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Election alters city’s posture

The winds of change shifted political power Tuesday in Laguna as well as Washington D.C.

Voters swept Democratic candidate Barack Obama into the White House after eight years of a Republican administration and restored political control to a Village Laguna-endorsed majority on the City Council for the first time since 1994 by electing Jane Egly and Verna Rollinger.

“I don’t think the five of us currently on the council are poles apart — many of the votes were 5-0, but there will be a shift in political philosophy,” Egly said. “I haven’t quite figured out how the votes will come out, but it will still be one vote at a time.”

It was not a pretty election, with accusations of negative campaigning and charges of outright lies made by supporters of the candidates, but the voters had the final word.

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Unlike the presidential election, Laguna’s City Council race is nonpartisan. However, both Egly and Rollinger are registered Democrats, as is Councilwoman Toni Iseman, and were strongly supported by Laguna’s Democratic Club.

Both Rollinger and Egly were ecstatic about Obama’s election.

“My son told me that if the choice is between you and Obama, I want him to win,” Rollinger said. “I agreed.”

The Democratic Club headquarters at the old Coast Inn rocked as Obama chalked up state-by-state victories, from the time the polls closed on the East Coast until he was declared the winner within minutes of the polls closing in California.

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“The building just bounced when the announcement was made,” Egly said.

Egly was the top vote getter in the council race.

With all 27 precincts counted, 5,996 votes were cast for Egly, with 37.2% of the ballots counted. Rollinger came in second with 5,237 votes. They will join long-time Village Laguna-supported Iseman on the council dais.

Cheryl Kinsman, who lost her bid for reelection by about 350 votes, was unavailable for comment.

“This will be a big loss for our community,” Councilwoman Elizabeth Pearson said. “Cheryl is one of the smartest and hardest working council members I have ever known in Laguna Beach.”

Kinsman has been a leader in the city’s battle to keep South Coast Medical Center in town and operating as a full-service community hospital.

“I am concerned about a change in the sub-committee for the hospital,” said Egly, who served with Kinsman on the liaison committee. “I really appreciate all the work done by Cheryl.”

Rollinger’s victory was her second run for the council. She lost by less than 200 votes in the 2006 election, her first-ever loss after six terms as city clerk.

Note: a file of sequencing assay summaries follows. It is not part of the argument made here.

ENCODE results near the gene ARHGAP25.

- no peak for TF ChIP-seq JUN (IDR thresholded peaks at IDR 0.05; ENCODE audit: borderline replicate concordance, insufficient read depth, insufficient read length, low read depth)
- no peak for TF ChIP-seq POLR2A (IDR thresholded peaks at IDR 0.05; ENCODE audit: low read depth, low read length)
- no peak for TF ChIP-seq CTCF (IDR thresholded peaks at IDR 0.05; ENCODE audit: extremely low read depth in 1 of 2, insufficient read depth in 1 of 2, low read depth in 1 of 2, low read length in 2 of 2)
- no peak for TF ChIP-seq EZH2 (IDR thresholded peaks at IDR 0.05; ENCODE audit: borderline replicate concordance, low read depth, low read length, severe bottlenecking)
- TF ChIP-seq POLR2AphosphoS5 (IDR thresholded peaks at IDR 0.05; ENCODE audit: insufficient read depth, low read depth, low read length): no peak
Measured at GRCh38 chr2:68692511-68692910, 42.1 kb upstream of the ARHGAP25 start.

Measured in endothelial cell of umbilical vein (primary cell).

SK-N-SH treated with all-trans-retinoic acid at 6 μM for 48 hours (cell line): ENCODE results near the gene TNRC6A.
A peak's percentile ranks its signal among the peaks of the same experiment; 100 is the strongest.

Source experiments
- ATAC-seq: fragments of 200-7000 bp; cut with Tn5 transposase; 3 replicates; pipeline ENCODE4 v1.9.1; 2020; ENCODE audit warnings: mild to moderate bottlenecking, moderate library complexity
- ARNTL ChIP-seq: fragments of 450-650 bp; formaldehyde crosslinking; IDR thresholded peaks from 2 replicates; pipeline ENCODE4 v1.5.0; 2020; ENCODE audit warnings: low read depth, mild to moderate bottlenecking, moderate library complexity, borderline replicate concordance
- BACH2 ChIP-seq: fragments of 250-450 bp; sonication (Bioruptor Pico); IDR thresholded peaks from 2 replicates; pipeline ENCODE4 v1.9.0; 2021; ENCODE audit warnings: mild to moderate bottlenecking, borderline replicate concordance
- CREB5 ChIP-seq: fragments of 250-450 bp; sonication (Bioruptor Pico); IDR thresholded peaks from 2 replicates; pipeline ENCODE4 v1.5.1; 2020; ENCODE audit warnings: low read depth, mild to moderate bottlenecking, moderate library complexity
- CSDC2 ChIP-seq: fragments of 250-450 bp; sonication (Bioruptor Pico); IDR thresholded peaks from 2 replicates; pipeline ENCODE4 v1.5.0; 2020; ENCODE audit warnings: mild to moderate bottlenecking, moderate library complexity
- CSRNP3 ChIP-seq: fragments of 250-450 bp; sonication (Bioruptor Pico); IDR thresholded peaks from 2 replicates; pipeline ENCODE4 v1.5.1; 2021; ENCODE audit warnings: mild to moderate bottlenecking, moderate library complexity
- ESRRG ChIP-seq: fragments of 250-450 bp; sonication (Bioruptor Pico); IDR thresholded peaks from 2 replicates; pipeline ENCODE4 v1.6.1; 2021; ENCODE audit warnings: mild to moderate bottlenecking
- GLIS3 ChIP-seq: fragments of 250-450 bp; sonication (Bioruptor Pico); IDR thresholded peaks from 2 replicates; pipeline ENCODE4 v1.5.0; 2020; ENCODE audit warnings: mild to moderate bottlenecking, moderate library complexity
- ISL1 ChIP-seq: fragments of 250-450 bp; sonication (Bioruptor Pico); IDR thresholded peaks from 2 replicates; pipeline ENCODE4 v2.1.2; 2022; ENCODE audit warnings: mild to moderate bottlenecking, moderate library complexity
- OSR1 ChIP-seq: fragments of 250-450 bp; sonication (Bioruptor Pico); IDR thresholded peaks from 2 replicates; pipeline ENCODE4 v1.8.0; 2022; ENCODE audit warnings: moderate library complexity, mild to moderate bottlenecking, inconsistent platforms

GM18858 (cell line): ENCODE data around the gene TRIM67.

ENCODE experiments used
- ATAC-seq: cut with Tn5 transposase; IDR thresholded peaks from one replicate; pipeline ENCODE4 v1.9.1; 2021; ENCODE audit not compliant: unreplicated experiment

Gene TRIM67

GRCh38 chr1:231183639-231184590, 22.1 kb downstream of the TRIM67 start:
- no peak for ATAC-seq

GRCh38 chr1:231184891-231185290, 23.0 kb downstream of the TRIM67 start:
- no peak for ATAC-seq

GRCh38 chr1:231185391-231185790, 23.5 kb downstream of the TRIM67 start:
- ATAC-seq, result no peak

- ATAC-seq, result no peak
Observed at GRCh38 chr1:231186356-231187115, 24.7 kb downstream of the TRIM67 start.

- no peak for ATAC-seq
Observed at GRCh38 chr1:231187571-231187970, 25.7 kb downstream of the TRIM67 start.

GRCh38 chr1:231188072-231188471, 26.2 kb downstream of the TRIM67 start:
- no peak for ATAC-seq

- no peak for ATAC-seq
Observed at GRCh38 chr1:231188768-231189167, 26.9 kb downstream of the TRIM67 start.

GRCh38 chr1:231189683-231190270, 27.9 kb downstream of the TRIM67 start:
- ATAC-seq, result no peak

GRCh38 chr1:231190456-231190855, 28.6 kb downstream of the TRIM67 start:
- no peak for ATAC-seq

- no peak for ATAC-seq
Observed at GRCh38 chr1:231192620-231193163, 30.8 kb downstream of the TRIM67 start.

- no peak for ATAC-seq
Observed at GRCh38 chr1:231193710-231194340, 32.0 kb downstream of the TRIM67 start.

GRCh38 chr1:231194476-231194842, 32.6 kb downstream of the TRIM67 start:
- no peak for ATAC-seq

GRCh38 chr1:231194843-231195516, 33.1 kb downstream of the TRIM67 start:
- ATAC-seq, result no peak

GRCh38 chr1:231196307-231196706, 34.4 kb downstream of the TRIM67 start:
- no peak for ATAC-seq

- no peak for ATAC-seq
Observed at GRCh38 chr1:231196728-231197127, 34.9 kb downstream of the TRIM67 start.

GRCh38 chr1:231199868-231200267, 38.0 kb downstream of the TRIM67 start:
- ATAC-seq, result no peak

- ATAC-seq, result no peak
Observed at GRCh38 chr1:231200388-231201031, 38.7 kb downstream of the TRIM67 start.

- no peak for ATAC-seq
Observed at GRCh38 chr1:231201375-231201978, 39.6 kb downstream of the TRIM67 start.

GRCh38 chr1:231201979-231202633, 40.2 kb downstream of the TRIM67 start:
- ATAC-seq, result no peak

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“Winning is better,” Rollinger said. “It is hard to lose, I know, and I hope [Cheryl] remembers all the positive things she has done for the city.”

Rollinger does not anticipate a deep philosophical divide on the council.

“I think people who are concerned are going to be surprised,” Rollinger said. “I am a very reasonable person. I respect people who are serving and have served on the council.”

Rollinger said she is not in lockstep with any council faction.

“When the council is divided on an issue, I side with one group and sometimes with the other,” Rollinger said.

“There are times when each one of them has been my hero and times when I say, ‘Why did you do that?’”

“I will look to the community for advice. The community knows what we need and tells us all the time. It is important to listen. Every person’s concerns and needs are valid.”

Rollinger announced her candidacy in August and hit the ground running. Yard signs sprang up all around town. Village Laguna fliers flew into the mail. Supporters walked the streets and donated generously to her campaign. She had raised the most money of any candidate, as reported in the candidates’ last financial statement.

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The Laguna Beach Democratic Club displayed their literature, hosted a Sunday Ice Cream Social for Egly and Rollinger and volunteers made phone calls from the club on behalf of the local candidates, the national ticket and No on Prop. 8.

Running unopposed

In other city races, Martha Anderson was reelected as city clerk, with 8,563 votes. Laura Parisi was reelected city treasurer with 8,477 votes.

Neither was opposed and did not run organized campaigns.

The Laguna Beach Unified School District Board of Education added a new member in the election, and reseated an incumbent.

Bill Landsiedel will replace retiring board member El Hathaway, and incumbent Jan Vickers was reelected.

Neither faced opposition so no election was held in the school district, which saved the district about $15,000 in election costs, according to district officials.

Tuesday’s municipal vote has not been certified and more votes will be added to the totals, but are not expected to change the order of finish.


BARBARA DIAMOND can be reached at (949) 494-4321 or coastlinepilot@latimes.com.


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